Ray Allan Mackey Kentucky

Ray Allan Mackey Kentucky

Diversified livestock and crop farming at Meadow View Farms have been profitable over many years for Ray Allan Mackey, a 28-year farming veteran from Elizabethtown, Ky.

Mackey farms 4,535 acres, of which 1,350 acres are rented and 3,185 acres are owned. He is known for growing corn, soybeans, burley tobacco, hogs and beef cattle.

As a result of his success as a diversified farmer, Mackey has been selected as the Kentucky winner of the 2014 Swisher Sweets/Sunbelt Expo Southeastern Farmer of the Year award. Mackey joins nine other state winners from the Southeast as finalists for the award. The overall winner will be announced on Tuesday, Oct. 14 at the Sunbelt Ag Expo farm show in Moultrie, Ga.

His excellent per acre yields last year included 200 bushels of corn from 2,050 acres, 55 bushels of soybeans from 1,725 acres and 2,850 pounds of burley tobacco from 62 acres. He also operates about 300 acres in hay and pasture. Last year was the first time he harvested 200-bushel corn. His corn crops also include specialty grains, white corn and yellow waxy corn, sold to food processors or for export.

Mackey can irrigate tobacco with a traveling gun but has no other permanent irrigation. He has explored the feasibility of adding new center pivot irrigation, and he believes that it may improve his corn yields.

He raises about 5,000 head of hogs per year in a wean-to-finish operation as an independent producer. He buys 19-day-old pigs and sells the hogs at about 260 pounds each.  He also has 90-100 beef cows and raises weaned and backgrounded calves. He sells his hogs to Tyson Foods, and sells on carcass merit using grade and yield values for cash or forward contracts. He groups his feeder calves according to size and sex and sells them to Midwest feedlots via order buyers through a local auction market.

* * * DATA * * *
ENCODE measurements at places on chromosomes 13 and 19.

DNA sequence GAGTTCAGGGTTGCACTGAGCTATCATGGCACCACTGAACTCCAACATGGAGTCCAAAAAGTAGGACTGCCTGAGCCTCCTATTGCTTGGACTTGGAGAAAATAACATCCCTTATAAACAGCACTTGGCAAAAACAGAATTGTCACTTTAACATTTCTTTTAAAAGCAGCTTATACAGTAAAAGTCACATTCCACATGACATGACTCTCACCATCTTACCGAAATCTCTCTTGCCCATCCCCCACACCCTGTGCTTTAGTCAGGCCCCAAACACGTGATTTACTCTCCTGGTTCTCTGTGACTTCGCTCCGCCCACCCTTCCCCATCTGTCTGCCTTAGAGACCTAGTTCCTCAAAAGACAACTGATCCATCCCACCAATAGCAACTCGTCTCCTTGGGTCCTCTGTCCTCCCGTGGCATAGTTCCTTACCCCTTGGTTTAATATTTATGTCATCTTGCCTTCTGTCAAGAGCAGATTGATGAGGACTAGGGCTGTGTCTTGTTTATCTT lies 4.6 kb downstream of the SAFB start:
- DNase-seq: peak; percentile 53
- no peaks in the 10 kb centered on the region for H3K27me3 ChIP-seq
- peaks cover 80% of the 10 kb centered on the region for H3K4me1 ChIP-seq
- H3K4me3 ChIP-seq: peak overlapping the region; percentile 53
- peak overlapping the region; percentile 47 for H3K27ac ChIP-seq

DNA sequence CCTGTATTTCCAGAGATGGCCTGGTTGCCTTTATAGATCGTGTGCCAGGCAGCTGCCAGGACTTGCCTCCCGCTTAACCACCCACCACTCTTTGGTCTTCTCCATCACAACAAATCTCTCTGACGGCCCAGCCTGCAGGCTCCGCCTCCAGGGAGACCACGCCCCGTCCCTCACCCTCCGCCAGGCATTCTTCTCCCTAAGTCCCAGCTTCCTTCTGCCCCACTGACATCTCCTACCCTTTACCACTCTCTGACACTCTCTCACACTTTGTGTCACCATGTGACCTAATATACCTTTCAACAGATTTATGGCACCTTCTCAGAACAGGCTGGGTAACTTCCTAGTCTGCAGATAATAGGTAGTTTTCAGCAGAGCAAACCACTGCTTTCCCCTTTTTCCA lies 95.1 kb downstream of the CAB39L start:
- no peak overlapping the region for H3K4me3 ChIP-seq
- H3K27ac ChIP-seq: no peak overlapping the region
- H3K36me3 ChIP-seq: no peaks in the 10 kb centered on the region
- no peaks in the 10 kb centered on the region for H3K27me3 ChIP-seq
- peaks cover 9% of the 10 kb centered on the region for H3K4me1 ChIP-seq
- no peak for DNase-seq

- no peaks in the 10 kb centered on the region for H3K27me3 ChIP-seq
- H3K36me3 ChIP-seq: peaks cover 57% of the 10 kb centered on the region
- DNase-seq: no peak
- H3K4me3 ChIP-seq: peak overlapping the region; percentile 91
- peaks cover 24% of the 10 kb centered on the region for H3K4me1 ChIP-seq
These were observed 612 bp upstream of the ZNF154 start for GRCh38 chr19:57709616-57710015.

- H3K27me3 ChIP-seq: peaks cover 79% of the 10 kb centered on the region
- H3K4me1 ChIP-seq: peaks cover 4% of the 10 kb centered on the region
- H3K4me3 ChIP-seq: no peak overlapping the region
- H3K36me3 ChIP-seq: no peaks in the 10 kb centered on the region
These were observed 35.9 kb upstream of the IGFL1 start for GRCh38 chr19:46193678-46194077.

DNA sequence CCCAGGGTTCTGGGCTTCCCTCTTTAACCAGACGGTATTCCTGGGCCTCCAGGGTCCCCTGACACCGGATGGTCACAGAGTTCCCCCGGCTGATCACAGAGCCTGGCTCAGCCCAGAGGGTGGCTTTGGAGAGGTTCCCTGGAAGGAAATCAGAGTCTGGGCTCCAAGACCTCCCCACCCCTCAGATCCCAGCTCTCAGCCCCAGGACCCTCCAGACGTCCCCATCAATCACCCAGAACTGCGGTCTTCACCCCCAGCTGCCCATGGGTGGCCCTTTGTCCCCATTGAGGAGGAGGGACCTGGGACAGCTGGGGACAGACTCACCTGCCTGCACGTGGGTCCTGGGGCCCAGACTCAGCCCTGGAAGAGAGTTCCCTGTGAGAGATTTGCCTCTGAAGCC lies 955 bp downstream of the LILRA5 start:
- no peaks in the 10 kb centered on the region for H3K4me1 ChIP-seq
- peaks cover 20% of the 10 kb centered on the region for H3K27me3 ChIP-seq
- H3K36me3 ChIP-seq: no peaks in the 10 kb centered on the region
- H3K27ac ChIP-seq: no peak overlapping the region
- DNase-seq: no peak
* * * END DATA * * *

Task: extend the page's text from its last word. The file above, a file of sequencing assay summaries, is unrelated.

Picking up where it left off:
Mackey farms in Hardin and Larue counties. “We sell most of our corn and soybeans to river terminals and processors to the west or to poultry operations to the south,” he says. He says grains are priced using forward contracts, basis contracts and cash sales. Grain storage of about 500,000 bushels helps him market for higher prices.

He grows his burley tobacco for contract sales to Philip Morris USA. “We produce more than 150,000 pounds of tobacco,” he says. H-2A guest workers from Mexico have been harvesting and handling his tobacco for the past 10 years.

Mackey has doubled his burley tobacco production. He is controlling tobacco production costs by using greenhouse production for transplants, using laborsaving curing barns and delivering burley in larger efficient packages. He produces all of the tobacco transplants needed by his farm from his greenhouses.

He uses no-till planting or minimum tillage to prevent erosion. He uses a vertical tillage tool to prepare seedbeds and to lightly incorporate crop residues ahead of planting. Vertical tillage has replaced disks, chisel plows and field cultivators.

“We have reduced use of fuel and labor by using minimum tillage,” says Mackey. He also plants herbicide-resistant varieties and uses long crop rotation.

“We have increased soil test nutrient levels,” he says. “We use grid sampling along with yield history and soil type to determine our fertilizer needs. We apply fertilizer based on our soil needs, yield potential, nutrient removal and budget restraints.” He also relies on hog manure for nutrients, and applies it to save on fertilizer costs.

Using starter fertilizer, he has planted at least two weeks earlier than normal. He adds that early planting is aided by seed treatments, improved varieties and seedbed preparation to aerate the soil and warm the soil temperature.

Mackey also uses a crop scout to minimize weed and insect spraying, and to monitor the soil test levels in the grid-based sampling system.

For Mackey, becoming more efficient as a farmer has involved calling on the experience of other farmers and the expertise of researchers, Extension specialists and agricultural industry personnel.

He is currently improving his grain handling and storage facilities, including adding a computerized grain drying system. He improves the soil by adding drain tile and by maintaining waterways and stream bank protection. For his livestock, he has invested in a new portable corral and head gate.

Mackey grew up on a family farm. He raised registered Angus cattle for 4-H and FFA projects. He also grew strawberries, tobacco and popcorn as a youth. He bought his first farm in 1986. He was given additional responsibilities for managing the family’s farm when his father served as state president of Kentucky Farm Bureau.